Collateral damage in the war of ideas

"People get on welfare because they are lazy PERIOD" says an anonymous commenter to a Wisconsin newspaper article. Last week the La Crosse Tribune ran an article about welfare reform which provoked the usual hostile sentiments. The commenter went on to complain about left wing "whining from people who are unwilling to work and sit around squirting out babies that decent folks end up paying for." When another commenter wrote about her own experience on welfare and how hard she struggled to escape, she got this response: "I will work hard to help people like you, and I will sit back and let able bodied adults starve if they won’t do their part."

Many Americans believe that poor people cause poverty. A 2001 poll found that almost half of all respondents believed that the biggest cause of poverty today is people not doing enough to help themselves. Calls for increases in income support to non-working families typically make these people angry.They feel as if they are being taken advantage of.

For free market think tanks these beliefs about the causes of poverty represent an opportunity. Most of these think tanks are a solution on the look out for problems to solve. The solution is smaller and more limited government. Public hostility towards welfare can be used to pressure governments into tightening eligibility and making cuts in spending. Think tanks are only too happy to stoke public hostility towards welfare recipients by promoting the idea that poverty is the result of individual choice. For example, the Heritage Foundation argues that the major problem in the United States is not material hardship but ‘behavioural poverty’:

…a breakdown in the values and conduct that lead to the formation of healthy families, stable personalities, and self-sufficiency. This includes eroded work ethic and dependency, lack of educational aspiration and achievement, inability or unwillingness to control one’s children, increased single parenthood and illegitimacy, criminal activity, and drug and alcohol abuse. The core dilemma of the traditional welfare state is that prolific spending intended to alleviate material poverty has led to an increase in behavioral poverty.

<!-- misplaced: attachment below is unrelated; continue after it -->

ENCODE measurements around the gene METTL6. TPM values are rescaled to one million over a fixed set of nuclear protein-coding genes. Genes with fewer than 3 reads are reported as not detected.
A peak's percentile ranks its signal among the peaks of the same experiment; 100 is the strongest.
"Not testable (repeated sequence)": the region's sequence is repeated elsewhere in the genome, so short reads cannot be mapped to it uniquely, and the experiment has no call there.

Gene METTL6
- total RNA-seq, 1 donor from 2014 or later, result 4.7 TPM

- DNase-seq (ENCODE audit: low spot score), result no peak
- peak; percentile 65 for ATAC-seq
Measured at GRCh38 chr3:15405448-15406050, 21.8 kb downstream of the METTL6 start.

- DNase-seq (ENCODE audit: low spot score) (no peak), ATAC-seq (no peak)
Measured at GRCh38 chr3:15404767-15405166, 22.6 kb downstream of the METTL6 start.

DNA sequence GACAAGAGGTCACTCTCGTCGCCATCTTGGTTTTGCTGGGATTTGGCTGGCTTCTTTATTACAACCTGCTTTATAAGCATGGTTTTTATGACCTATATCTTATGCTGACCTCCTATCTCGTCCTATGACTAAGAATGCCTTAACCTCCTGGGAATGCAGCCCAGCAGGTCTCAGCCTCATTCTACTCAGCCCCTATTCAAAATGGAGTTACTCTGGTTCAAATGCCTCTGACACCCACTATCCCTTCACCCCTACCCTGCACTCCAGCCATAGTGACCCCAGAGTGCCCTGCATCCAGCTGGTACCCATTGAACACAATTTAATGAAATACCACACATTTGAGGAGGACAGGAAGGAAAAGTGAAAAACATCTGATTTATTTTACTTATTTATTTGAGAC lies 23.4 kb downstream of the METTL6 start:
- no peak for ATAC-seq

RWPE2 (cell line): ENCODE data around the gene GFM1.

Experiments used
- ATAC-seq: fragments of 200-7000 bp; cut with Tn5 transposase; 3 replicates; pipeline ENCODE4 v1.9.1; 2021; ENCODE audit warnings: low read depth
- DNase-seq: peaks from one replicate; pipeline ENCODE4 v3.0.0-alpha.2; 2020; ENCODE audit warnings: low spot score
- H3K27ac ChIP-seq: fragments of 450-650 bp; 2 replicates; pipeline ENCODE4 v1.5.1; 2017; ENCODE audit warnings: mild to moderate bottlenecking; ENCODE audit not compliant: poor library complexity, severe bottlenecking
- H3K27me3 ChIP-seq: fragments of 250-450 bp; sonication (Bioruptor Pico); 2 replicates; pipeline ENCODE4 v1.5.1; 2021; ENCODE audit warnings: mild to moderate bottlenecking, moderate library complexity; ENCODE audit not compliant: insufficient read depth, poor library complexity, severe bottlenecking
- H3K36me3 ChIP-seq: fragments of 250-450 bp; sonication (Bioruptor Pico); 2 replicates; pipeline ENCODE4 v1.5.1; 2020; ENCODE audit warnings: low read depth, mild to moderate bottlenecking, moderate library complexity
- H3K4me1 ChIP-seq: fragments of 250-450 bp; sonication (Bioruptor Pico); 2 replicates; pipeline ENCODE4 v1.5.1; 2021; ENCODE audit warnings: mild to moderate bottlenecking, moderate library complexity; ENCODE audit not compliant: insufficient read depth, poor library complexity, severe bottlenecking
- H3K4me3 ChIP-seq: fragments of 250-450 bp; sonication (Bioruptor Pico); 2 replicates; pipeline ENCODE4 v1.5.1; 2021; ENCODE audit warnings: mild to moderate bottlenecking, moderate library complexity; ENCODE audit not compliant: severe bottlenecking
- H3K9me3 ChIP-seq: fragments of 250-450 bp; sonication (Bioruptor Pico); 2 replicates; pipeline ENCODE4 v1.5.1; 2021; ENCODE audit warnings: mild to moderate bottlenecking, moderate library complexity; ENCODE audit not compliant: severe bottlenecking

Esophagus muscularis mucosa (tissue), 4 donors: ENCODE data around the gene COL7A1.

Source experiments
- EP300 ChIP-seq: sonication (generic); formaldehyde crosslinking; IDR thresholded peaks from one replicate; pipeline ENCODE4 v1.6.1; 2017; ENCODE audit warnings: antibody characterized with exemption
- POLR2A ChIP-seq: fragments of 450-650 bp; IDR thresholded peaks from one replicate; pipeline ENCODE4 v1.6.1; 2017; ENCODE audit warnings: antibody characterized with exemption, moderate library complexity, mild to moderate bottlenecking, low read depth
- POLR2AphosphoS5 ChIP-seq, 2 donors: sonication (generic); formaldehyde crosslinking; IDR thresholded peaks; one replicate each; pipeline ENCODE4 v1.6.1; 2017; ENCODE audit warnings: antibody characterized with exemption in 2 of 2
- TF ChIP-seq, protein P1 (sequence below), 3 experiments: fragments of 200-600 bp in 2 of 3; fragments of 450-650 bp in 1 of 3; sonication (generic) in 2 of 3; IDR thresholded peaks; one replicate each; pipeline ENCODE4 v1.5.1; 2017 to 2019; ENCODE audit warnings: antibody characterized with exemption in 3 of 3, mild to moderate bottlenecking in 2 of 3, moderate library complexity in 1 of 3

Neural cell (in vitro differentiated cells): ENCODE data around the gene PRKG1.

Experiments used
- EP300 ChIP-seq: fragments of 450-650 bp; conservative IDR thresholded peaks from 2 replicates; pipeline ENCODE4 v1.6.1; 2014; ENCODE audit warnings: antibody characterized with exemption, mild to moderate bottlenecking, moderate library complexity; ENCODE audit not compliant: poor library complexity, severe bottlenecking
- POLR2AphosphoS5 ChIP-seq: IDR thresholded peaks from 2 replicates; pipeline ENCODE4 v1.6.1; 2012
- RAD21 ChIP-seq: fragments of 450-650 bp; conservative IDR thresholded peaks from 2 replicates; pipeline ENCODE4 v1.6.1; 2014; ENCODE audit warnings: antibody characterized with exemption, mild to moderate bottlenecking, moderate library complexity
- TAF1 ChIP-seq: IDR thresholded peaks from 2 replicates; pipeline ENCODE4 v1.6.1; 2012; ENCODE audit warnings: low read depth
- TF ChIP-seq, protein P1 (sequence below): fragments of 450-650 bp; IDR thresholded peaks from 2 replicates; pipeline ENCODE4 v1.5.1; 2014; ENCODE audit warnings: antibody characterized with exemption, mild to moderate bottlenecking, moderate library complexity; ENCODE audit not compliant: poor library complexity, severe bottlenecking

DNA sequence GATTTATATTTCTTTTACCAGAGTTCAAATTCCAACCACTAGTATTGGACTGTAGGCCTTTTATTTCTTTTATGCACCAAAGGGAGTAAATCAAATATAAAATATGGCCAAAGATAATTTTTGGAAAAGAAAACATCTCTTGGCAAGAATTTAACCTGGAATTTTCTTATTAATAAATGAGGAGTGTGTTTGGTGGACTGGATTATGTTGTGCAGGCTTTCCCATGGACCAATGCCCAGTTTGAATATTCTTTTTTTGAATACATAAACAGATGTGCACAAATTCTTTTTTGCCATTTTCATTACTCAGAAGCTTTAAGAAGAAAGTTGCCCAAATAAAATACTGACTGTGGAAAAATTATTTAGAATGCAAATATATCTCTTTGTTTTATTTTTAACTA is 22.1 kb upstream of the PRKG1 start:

In Australia the Centre for Independent Studies imported this harsh rhetoric into Australia with a 2000 monograph on ‘behavioural poverty’ by Lucy Sullivan.

Interestingly, American opinion polls show widespread public support for increases in tax credits for low-income workers, subsidised daycare for children, and more government spending on medical care. Americans seem more than willing to provide support that can’t be construed as a subsidy to idleness and bad behaviour. This is where the real debate lies and where free market think tanks seem to be less comfortable defending their position.

Few people on either the left or right want to see safety nets becoming hammocks. But the serious debate today is not about whether income support programs should include work and participation requirements. Instead, both internationally and in Australia the debate has moved on to whether governments can prevent problems like chronic joblessness by investing in families and communities. According to one theory, these problems can be solved simply by moving welfare reliant parents into paid employment. Others argue that this isn’t enough and that parents and children can benefit when their families and communities receive extra support.

In the US the MDRC say that "Since the passage of federal welfare reform in 1996, a bipartisan consensus has emerged that the success of the reformed system will be judged in large part by whether it improves the lives of low-income children." Researchers there are increasingly looking to early childhood for opportunities to head off problems later in life. The debate has moved on and researchers are now gathering evidence about what works and what doesn’t. That’s why it’s disturbing to read the Centre for Independent Studies’ Peter Saunders claiming that: